“ISPs have defended their right to operate a two-speed internet, at a key debate into the future of the web,” Jane Wakefield reports for BBC News.
“Net neutrality – the principle that all net traffic should be treated equally – has been challenged in recent years as ISPs look to make a return on their increasingly expensive networks,” The Beeb reports. “They argue that if content providers want to pay to get their traffic prioritised on the network, then they should be allowed to do so. But some content owners and digital activists such as Open Rights Group argue that such a policy would do long-term damage to the internet, which was always conceived as a platform for everyone – not just those with deep pockets.”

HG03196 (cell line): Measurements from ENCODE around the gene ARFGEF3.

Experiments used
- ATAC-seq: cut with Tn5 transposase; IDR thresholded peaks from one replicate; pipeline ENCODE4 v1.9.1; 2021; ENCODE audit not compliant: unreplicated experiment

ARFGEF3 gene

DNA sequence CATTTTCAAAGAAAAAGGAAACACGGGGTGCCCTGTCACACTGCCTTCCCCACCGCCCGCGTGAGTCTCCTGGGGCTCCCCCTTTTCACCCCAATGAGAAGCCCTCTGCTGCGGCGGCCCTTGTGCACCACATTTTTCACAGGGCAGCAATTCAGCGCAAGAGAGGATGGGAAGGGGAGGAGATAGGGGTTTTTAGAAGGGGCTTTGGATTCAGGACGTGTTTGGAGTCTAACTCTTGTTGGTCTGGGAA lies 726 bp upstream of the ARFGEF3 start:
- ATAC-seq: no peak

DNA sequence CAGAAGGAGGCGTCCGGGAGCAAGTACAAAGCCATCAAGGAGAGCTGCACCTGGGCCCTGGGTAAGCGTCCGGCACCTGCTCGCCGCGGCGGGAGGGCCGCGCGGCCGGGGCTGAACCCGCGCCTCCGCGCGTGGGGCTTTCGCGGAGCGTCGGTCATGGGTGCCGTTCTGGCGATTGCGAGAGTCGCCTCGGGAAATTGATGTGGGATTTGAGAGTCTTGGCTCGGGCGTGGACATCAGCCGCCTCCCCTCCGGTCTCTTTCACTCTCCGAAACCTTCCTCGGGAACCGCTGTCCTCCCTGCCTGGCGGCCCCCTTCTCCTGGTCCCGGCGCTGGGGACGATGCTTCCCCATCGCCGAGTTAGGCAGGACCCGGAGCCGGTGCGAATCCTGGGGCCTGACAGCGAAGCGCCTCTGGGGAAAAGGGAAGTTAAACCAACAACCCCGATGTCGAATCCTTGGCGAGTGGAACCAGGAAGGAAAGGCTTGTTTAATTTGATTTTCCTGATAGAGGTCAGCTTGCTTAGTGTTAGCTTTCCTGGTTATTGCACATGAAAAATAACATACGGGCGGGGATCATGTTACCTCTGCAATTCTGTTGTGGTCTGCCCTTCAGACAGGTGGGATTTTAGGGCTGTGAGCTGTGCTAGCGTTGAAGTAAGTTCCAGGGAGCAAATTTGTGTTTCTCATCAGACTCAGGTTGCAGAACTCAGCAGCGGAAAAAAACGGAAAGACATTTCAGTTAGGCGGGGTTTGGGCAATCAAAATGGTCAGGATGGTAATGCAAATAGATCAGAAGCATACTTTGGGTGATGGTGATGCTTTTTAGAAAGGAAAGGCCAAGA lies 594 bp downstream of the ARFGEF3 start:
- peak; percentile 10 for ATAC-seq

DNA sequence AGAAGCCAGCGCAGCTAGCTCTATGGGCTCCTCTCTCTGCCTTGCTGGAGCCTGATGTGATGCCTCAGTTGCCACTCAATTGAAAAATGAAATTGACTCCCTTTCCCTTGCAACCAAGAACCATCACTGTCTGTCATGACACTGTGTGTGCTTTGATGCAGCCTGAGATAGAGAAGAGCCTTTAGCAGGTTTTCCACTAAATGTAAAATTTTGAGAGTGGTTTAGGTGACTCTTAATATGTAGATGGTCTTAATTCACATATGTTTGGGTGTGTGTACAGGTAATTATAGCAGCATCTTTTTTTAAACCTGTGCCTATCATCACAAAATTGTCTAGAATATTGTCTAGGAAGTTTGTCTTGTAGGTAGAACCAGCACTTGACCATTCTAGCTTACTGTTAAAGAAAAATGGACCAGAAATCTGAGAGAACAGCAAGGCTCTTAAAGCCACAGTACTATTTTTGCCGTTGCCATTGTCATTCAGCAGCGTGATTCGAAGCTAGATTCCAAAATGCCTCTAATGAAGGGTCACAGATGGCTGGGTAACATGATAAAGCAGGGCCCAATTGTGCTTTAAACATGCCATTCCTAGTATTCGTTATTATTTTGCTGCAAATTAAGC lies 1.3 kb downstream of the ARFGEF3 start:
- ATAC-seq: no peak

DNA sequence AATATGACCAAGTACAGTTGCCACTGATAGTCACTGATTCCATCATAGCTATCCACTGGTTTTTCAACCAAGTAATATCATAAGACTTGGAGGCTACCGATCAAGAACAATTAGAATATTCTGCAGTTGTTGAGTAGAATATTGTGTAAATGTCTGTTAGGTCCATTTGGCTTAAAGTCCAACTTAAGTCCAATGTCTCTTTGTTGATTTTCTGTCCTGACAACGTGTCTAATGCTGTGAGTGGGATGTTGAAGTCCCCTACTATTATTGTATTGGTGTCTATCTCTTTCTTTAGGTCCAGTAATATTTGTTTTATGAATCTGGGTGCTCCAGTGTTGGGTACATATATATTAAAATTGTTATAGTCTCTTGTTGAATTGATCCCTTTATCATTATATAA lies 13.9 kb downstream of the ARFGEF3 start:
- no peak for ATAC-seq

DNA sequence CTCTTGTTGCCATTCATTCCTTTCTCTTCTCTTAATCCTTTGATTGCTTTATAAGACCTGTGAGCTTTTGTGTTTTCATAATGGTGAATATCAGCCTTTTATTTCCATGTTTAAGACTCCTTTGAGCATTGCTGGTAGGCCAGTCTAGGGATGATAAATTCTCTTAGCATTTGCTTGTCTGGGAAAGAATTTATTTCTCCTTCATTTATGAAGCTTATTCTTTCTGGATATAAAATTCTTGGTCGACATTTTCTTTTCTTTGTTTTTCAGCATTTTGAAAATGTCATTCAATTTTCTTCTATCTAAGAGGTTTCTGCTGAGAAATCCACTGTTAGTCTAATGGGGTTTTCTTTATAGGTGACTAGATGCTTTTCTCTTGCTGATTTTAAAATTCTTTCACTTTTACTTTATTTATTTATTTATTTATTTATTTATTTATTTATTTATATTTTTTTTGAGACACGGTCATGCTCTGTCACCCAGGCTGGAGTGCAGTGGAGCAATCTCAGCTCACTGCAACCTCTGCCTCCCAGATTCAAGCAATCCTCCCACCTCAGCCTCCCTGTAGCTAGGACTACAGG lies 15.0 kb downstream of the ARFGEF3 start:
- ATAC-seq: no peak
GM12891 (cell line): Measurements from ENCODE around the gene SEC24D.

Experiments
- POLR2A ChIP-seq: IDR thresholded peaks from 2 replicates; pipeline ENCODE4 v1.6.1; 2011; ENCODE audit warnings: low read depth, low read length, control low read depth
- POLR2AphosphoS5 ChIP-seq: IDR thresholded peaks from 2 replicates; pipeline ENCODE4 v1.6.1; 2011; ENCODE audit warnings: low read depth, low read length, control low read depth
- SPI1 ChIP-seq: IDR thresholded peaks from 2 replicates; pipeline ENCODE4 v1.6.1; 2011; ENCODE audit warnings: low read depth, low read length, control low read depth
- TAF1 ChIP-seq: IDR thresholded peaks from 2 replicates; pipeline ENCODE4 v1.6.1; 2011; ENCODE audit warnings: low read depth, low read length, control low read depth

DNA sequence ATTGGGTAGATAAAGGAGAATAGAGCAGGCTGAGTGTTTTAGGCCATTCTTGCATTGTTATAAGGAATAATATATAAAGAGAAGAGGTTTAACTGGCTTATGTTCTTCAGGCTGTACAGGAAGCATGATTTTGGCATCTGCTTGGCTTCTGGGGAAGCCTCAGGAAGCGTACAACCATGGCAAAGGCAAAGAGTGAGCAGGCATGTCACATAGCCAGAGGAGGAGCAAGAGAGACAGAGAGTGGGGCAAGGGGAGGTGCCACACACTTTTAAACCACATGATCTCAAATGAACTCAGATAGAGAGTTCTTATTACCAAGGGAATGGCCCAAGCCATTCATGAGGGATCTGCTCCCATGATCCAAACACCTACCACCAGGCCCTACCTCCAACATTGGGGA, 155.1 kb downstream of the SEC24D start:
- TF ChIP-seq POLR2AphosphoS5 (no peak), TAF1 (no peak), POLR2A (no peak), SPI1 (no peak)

“A spokesman for ISPA, the body that represents UK internet service providers told the BBC that ISPs ‘should be free to manage their networks as they see fit,'” The Beeb reports. “He added that it would make no sense to throttle popular services such as the iPlayer. ‘That is just going to annoy your customers and they will leave,’ he said. The code of practice drawn up by the BSG this week is aimed at making it easier for consumers to see how traffic is managed on different networks.”
Read more in the full article here.
MacDailyNews Take: As always, we back net neutrality; it’s the various “Net Neutrality” proposals (and their unintended/paid for/intended effects) that worry us.
If people spent half as much time fixing things that need to be fixed as they do fixing what isn’t broken, we’d live in Utopia.